Butter is not a problem, and I’ve even found butter flavored oil. Cheese is interesting. There are many choices for soft cheese. I believe many of the best ones are made from cashews. Cheese shred products are just okay. They are supposed to easily melt, but that has not been my experience. Most companies’ hard cheeses are still a work in progress. The exception is parmesan; there are several good ones that act and cook like the original.

I don’t know anyone else that has a pea allergy, but it’s pretty simple to watch for. The biggest thing to watch for on the ingredient label is pea protein. Most of the meat substitutes use pea protein. If my recipe calls for peas and it’s a color thing – think fried rice – then I can substitute green onions or edamame.

My process for reverse engineering a meal is simple. I pick something that I want to eat. Last night it was meatballs. I found a recipe that looked wonderful, so now I needed to make my substitutions. I print off the recipe so I can write comments on it, plus I note each ingredient that I substitute.

For the meatballs, the recipe called for ground beef, chopped onions, Worcestershire sauce, salt and pepper. Now for the modifications. For breadcrumbs I used Kikkoman gluten-free panko. I needed one egg, so it was Bob’s Red Mill egg substitute. Four ounces of Follow Your Heart parmesan cheese. Milk, of course I use my own Cheri’s HazelCream. Formed into balls, they bake in the oven.

Meanwhile I fixed gluten-free spaghetti according to package instructions. Pasta sauce was the final piece of the puzzle. When I served it to my husband, he said it took him back to his childhood, that it was a genuine comfort food dish.

And that’s my goal. An allergy friendly meal that the entire family will enjoy.

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Cheri Redgrave Extended interview with Val Nichols

Image of Val and Cheri

As part of my allergy summit “A Convergence of Ideas for Food Allergy Sufferers” , I had the opportunity to interview Val Nichols, founder of Val Nichols Consulting, a marketing consulting and coaching company. Her story of sulfite allergies is instructive and insightful. I hope you enjoy it.

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Cheri Redgrave Extended interview with Dave Otto

Dr Otto and Cheri 2

As part of my allergy summit “A Convergence of Ideas for Food Allergy Sufferers” , I had the opportunity to interview Dave Otto, a chiropractor, allergy sufferer and a source of knowledge on allergies. His training and life’s journey has provided him with insights into living with food allergies. I hope you enjoy it.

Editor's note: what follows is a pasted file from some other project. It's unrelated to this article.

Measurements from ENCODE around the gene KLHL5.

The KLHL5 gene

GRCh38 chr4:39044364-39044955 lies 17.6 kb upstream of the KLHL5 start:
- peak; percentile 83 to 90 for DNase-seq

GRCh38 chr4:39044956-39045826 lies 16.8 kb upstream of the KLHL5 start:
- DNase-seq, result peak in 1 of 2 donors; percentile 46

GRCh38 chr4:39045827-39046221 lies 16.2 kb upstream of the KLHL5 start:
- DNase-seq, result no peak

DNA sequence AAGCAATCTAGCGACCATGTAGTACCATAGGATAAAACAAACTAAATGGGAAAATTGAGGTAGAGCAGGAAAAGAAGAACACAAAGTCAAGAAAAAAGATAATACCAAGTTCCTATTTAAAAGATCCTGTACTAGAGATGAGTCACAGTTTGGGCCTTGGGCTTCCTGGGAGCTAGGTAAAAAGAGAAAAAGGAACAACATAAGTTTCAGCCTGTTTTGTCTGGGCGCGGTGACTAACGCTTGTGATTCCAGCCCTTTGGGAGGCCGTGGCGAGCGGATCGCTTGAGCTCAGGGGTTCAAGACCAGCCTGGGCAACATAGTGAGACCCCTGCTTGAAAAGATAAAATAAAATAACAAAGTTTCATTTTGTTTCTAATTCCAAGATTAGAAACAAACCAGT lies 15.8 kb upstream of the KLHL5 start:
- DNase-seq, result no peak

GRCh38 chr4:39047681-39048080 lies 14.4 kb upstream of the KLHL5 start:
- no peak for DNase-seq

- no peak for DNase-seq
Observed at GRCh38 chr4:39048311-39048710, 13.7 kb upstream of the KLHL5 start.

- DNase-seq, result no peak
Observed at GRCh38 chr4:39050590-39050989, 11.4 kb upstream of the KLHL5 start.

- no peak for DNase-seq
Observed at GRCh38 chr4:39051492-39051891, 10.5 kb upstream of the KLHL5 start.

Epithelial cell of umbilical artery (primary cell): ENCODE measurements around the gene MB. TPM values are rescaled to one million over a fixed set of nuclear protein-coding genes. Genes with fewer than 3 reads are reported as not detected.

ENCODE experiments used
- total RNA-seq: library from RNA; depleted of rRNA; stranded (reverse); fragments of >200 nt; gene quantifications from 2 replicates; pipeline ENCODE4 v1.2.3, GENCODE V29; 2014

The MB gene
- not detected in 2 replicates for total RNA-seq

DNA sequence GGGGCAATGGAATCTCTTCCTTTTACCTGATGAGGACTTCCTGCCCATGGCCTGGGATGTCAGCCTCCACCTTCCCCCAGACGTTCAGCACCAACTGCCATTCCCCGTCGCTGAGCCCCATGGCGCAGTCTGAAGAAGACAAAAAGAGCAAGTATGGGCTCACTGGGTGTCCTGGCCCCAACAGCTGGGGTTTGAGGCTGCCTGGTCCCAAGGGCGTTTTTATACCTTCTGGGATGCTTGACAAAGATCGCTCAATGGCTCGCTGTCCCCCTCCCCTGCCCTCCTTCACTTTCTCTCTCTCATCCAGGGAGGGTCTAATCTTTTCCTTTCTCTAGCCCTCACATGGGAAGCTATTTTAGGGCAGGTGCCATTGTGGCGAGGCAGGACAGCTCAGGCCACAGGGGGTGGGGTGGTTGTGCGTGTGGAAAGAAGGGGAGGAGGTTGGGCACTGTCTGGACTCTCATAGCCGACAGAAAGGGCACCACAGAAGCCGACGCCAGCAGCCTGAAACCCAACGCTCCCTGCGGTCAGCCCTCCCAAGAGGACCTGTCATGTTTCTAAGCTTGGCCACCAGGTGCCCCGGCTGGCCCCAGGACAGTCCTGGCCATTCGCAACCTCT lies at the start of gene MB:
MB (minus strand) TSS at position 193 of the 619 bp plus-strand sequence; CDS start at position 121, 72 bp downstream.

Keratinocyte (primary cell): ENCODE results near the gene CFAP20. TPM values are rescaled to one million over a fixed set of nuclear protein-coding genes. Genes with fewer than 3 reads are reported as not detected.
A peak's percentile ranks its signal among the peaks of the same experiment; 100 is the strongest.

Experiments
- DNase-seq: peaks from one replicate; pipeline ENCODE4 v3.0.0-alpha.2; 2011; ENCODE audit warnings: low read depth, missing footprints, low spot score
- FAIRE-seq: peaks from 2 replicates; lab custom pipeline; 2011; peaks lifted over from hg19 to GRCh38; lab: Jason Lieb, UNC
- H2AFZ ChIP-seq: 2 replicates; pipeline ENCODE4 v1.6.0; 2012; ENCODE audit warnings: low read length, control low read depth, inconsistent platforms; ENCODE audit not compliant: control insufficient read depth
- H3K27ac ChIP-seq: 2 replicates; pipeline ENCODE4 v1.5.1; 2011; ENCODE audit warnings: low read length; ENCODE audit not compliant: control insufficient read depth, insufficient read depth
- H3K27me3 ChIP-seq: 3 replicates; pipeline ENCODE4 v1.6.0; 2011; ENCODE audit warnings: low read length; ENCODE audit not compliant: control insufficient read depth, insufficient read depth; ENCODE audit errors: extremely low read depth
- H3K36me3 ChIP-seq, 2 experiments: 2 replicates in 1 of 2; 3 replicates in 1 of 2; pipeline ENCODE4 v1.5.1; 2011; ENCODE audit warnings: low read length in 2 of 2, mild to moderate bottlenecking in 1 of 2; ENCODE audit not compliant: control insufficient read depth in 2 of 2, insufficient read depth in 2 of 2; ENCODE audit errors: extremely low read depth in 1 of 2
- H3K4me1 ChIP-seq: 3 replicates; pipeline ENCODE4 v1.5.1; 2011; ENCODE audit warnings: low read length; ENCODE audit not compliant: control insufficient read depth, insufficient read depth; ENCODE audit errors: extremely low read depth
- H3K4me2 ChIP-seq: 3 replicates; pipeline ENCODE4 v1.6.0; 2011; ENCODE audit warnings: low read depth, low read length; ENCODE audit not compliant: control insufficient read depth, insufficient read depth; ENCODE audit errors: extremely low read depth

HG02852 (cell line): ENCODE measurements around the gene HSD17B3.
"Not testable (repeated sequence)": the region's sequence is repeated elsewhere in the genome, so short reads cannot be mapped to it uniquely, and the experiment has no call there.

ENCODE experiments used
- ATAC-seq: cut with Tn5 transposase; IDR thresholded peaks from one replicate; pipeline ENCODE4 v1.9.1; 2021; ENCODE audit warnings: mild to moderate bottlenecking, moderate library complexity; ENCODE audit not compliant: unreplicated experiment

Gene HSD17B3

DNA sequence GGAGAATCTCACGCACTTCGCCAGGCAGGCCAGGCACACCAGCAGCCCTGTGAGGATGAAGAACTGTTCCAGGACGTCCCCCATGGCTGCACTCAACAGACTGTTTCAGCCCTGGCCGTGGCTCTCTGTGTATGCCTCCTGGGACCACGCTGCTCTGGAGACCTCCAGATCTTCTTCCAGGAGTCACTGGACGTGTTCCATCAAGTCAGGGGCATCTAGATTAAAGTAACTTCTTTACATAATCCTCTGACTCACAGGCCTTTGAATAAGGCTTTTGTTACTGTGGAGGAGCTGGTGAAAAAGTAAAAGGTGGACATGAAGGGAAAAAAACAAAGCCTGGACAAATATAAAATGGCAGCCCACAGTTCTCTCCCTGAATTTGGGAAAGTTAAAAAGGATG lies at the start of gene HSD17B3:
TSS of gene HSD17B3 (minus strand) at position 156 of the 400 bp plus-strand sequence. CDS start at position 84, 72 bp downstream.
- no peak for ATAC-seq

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The Blessed and Cursed

Who am I speaking of? Restaurant servers.

In the last month, I have been at two chain restaurants. As I looked at the menu, I sadly realized that there was no menu item that I could order and eat safely. There are several things you need to be concerned about when  

eating out. The first is how the food is prepared. One of the first questions I ask a server is “What do the cooks use on the grill?” If it’s some type of oil that’s a good thing. But if it’s butter then it’s a no go.

It was breakfast. The best I can usually hope for in a chain restaurant is a side of some kind of meat and some kind of potatoes. Perhaps some fruit. But if the grill is butter based, then even that is in question. My server informed me that the cooks use butter. I was hoping for some type of sausage. I have to be careful, because many sausages contain wheat. But the server checked the ingredients and asked the cook to use a clean grill. 

I couldn’t have the potatoes, but I was able to get some fruit. Not the kind of breakfast I would serve at home, and certainly not a grand feast, but at least I could eat something while everyone else was eating. 

The next meal was lunch, on a different day at a different location. Again, nothing on the menu for me. I told the server my dilemma and she said she would make me a custom salad with just lettuce, tomato, and olives. She looked at the labels on the salad dressings and found one that was vinegar based with some flavorings. She also verified that the french fries had no coatings. Just potatoes. Yes! So a rather bland lunch of salad and fries. But again, I was able to participate in the meal.